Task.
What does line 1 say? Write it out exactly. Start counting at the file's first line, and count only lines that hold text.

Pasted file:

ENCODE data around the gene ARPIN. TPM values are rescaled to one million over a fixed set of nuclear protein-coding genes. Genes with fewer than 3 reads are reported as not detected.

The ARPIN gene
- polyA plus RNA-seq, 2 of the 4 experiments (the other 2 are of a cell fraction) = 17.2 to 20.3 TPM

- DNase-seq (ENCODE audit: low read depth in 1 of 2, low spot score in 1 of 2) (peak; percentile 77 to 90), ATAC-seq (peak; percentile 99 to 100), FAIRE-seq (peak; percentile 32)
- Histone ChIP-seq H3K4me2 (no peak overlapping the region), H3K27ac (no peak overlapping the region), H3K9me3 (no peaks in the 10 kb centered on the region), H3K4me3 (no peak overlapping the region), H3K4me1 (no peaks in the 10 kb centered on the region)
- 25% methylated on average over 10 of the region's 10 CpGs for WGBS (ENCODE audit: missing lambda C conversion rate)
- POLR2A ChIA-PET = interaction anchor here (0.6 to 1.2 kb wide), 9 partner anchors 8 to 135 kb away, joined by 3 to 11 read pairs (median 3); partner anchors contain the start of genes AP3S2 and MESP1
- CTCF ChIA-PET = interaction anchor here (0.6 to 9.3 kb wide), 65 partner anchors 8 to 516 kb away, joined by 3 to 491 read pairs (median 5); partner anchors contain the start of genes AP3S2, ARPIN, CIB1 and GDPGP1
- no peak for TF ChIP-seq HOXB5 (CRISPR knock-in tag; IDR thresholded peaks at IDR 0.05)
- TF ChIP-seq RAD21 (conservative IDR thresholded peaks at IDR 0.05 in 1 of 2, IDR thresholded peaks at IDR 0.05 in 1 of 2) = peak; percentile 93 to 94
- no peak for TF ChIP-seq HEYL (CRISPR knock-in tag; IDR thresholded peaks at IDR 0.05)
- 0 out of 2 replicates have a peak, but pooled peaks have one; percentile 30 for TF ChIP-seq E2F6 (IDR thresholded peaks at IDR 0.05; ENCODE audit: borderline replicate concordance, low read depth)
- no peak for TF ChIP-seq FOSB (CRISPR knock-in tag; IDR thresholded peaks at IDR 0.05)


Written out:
ENCODE data around the gene ARPIN. TPM values are rescaled to one million over a fixed set of nuclear protein-coding genes. Genes with fewer than 3 reads are reported as not detected.